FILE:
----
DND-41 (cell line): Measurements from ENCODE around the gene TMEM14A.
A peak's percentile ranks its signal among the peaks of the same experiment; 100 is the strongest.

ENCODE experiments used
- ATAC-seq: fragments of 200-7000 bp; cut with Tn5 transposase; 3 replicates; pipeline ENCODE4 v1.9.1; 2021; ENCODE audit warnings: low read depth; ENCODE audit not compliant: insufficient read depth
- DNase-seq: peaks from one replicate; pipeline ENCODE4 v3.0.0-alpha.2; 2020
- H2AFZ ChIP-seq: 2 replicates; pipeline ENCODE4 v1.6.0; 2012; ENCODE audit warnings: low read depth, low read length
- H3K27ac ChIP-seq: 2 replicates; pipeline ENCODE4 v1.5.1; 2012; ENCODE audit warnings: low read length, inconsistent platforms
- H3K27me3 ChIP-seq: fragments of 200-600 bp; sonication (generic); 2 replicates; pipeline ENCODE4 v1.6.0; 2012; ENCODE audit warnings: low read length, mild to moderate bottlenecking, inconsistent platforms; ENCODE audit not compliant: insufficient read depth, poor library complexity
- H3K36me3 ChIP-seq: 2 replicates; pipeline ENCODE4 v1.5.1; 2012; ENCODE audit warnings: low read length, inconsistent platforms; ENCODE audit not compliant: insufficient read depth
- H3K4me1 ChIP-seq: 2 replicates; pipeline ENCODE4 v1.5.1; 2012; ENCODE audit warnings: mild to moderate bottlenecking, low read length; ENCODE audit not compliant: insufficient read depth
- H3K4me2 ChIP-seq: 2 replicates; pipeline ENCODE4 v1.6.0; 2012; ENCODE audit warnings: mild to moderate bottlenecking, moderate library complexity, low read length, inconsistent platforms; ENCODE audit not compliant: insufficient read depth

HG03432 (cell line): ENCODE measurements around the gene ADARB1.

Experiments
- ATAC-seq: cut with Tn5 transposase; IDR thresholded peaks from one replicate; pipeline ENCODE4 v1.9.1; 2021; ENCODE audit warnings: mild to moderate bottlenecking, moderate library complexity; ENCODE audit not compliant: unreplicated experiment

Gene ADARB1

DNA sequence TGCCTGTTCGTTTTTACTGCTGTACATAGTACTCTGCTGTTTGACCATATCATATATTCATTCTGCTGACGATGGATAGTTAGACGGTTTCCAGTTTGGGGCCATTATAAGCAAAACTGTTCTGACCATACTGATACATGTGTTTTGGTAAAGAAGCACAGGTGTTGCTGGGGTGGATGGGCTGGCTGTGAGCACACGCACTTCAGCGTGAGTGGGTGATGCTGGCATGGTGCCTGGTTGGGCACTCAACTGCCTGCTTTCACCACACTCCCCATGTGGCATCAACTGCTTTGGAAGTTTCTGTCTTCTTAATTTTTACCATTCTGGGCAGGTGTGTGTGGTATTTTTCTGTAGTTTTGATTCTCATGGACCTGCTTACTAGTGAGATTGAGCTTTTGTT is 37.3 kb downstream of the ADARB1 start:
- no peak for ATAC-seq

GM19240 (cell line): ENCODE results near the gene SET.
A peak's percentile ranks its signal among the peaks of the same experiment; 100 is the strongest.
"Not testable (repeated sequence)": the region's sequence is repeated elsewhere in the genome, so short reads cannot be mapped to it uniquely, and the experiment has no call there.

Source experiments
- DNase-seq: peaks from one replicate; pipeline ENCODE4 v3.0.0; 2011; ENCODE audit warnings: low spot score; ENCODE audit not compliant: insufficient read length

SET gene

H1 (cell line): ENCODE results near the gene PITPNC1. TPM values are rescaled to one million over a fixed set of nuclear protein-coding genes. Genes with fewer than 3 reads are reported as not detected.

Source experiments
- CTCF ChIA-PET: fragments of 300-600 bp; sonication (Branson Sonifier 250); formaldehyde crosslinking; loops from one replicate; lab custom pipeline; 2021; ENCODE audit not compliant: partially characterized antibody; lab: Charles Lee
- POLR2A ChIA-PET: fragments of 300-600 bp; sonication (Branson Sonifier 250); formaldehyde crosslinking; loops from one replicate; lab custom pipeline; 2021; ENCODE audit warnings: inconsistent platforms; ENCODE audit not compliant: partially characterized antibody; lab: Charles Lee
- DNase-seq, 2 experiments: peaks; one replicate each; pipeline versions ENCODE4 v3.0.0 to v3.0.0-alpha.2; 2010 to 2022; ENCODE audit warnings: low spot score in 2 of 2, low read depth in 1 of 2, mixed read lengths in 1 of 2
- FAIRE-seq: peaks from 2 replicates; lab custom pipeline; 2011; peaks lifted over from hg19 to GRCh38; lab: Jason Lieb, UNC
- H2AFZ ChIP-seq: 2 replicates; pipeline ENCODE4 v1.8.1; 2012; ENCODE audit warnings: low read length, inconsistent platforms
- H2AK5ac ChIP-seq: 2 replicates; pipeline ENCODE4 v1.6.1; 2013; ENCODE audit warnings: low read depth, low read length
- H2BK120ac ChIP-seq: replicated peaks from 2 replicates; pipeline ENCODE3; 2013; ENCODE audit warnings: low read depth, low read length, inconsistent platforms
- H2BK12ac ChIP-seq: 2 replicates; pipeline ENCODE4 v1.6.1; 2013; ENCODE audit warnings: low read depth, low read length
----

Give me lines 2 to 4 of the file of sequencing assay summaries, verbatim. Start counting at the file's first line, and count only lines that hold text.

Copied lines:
A peak's percentile ranks its signal among the peaks of the same experiment; 100 is the strongest.

ENCODE experiments used
- ATAC-seq: fragments of 200-7000 bp; cut with Tn5 transposase; 3 replicates; pipeline ENCODE4 v1.9.1; 2021; ENCODE audit warnings: low read depth; ENCODE audit not compliant: insufficient read depth